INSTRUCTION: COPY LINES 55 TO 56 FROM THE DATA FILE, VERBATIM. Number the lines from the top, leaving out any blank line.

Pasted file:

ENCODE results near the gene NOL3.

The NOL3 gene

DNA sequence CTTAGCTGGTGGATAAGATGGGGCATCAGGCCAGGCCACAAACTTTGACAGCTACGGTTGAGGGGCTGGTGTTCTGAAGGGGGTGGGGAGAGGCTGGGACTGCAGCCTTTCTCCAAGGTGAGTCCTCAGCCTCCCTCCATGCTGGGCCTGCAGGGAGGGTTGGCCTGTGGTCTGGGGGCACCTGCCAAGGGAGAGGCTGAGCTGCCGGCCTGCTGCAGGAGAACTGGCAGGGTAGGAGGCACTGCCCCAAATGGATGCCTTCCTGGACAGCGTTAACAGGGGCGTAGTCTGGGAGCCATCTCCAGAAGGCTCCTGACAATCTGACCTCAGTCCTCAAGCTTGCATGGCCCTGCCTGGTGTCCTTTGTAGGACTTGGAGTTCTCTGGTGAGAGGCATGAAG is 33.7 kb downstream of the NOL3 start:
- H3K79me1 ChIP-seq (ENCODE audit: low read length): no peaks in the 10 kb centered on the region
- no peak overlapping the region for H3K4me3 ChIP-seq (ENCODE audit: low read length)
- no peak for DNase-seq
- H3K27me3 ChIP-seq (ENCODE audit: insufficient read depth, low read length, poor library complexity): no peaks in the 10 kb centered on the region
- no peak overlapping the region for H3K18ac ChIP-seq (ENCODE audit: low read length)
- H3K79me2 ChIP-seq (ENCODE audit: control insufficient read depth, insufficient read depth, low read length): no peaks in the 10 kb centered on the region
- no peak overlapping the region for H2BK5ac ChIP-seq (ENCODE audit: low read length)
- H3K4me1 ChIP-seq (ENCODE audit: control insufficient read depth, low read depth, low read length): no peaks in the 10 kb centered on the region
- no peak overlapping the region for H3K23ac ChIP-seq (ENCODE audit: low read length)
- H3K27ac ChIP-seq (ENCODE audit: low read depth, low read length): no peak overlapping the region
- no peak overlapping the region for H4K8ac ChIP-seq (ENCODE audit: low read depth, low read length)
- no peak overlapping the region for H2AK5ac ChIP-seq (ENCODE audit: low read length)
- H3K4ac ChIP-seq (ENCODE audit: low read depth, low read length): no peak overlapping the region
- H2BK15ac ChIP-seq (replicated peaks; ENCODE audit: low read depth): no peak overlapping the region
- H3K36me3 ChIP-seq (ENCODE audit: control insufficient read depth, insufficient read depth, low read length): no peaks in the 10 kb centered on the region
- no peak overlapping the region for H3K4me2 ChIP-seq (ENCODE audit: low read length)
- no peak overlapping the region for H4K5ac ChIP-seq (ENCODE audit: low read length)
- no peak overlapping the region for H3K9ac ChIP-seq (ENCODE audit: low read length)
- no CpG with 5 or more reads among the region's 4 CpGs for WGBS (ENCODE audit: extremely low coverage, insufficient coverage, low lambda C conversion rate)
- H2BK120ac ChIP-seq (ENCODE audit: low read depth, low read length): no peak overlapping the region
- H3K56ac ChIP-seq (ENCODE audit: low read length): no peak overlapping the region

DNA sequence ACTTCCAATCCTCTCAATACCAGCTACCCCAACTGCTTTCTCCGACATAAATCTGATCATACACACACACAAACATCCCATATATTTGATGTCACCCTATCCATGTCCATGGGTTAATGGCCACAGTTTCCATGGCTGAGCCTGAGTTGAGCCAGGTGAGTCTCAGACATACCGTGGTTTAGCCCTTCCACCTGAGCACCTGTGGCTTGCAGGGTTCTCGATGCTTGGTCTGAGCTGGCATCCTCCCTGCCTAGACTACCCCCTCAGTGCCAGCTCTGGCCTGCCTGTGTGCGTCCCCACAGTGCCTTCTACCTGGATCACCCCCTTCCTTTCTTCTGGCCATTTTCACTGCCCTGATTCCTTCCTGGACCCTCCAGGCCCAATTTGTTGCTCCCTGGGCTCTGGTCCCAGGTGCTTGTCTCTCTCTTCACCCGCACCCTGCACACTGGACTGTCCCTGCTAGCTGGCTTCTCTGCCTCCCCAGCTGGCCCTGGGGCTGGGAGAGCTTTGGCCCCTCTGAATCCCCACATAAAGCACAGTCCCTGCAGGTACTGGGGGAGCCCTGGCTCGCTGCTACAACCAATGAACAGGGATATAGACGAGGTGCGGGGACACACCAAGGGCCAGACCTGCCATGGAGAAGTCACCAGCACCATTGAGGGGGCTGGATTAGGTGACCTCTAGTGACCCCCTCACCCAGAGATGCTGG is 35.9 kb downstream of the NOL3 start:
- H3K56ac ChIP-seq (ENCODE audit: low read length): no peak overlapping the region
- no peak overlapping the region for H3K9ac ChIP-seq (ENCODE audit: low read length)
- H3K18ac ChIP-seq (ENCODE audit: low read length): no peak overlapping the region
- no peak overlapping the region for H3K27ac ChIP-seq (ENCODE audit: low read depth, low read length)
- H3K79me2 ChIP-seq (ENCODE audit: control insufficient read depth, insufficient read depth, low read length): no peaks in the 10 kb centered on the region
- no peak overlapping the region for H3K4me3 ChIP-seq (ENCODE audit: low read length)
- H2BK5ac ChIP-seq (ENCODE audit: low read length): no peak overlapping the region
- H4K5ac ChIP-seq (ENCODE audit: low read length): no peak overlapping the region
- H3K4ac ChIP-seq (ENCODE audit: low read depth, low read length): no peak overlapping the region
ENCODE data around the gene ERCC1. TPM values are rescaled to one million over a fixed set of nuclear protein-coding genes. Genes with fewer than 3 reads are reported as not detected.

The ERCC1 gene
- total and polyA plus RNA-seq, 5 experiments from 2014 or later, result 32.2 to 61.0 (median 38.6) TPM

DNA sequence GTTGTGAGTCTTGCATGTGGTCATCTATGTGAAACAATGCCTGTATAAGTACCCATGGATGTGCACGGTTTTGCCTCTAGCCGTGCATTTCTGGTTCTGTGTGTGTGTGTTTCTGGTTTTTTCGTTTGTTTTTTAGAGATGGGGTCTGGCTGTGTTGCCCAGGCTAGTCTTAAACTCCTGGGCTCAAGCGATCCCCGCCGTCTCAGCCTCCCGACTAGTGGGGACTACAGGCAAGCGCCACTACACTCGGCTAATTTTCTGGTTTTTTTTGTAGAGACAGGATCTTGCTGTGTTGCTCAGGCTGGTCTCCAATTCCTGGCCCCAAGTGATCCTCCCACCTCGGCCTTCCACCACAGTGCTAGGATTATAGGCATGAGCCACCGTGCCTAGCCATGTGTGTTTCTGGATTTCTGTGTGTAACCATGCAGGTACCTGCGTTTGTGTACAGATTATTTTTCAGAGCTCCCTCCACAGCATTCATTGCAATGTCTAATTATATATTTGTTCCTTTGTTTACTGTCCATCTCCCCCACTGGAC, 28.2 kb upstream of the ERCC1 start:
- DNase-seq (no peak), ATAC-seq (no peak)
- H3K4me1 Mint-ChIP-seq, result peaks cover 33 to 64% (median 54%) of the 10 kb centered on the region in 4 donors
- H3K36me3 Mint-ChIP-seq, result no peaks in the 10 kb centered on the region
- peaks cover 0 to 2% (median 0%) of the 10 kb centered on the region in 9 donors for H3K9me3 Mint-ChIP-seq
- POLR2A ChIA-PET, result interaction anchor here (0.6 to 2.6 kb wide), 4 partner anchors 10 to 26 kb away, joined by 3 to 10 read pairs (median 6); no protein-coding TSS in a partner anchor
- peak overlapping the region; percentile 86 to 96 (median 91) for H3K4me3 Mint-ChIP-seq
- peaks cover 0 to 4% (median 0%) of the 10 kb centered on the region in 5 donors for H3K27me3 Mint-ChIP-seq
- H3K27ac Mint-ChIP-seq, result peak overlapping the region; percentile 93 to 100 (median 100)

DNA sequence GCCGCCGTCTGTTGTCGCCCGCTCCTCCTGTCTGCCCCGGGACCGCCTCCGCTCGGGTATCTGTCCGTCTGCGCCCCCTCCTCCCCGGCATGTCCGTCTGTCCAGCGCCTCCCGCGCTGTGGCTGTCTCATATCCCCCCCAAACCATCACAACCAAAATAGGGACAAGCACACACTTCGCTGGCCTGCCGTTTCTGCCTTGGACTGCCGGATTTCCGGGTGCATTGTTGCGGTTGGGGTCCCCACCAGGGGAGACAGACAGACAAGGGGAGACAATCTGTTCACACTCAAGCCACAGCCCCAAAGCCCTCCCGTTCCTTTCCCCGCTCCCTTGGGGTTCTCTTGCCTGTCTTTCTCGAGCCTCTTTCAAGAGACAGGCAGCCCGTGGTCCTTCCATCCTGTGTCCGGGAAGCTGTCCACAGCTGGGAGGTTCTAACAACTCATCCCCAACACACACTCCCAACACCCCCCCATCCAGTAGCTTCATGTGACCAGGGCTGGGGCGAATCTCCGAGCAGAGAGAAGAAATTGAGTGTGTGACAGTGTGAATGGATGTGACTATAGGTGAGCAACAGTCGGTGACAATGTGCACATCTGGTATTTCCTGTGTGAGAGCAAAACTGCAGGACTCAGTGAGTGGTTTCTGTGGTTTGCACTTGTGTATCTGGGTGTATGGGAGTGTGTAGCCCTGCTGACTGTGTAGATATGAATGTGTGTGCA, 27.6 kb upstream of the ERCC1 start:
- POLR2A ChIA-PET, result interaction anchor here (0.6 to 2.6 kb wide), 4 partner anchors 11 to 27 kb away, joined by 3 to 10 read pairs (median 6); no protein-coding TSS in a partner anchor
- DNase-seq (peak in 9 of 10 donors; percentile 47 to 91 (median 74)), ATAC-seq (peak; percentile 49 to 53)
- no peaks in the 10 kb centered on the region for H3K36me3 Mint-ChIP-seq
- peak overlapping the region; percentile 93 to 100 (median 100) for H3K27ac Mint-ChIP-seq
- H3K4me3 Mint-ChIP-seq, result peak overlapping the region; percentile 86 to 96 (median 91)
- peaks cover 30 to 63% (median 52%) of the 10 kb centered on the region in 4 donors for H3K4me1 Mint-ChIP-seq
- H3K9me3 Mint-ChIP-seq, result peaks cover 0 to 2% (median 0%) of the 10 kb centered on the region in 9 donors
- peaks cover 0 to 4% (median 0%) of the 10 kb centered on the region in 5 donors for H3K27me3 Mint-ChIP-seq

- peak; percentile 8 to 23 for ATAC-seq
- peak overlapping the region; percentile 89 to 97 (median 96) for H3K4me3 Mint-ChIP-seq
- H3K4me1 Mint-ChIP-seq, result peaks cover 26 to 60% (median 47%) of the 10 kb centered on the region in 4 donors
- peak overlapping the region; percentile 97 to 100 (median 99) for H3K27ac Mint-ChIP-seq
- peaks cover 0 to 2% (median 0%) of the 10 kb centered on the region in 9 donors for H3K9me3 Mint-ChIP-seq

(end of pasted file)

- peaks cover 0 to 4% (median 0%) of the 10 kb centered on the region in 5 donors for H3K27me3 Mint-ChIP-seq

- peak; percentile 8 to 23 for ATAC-seq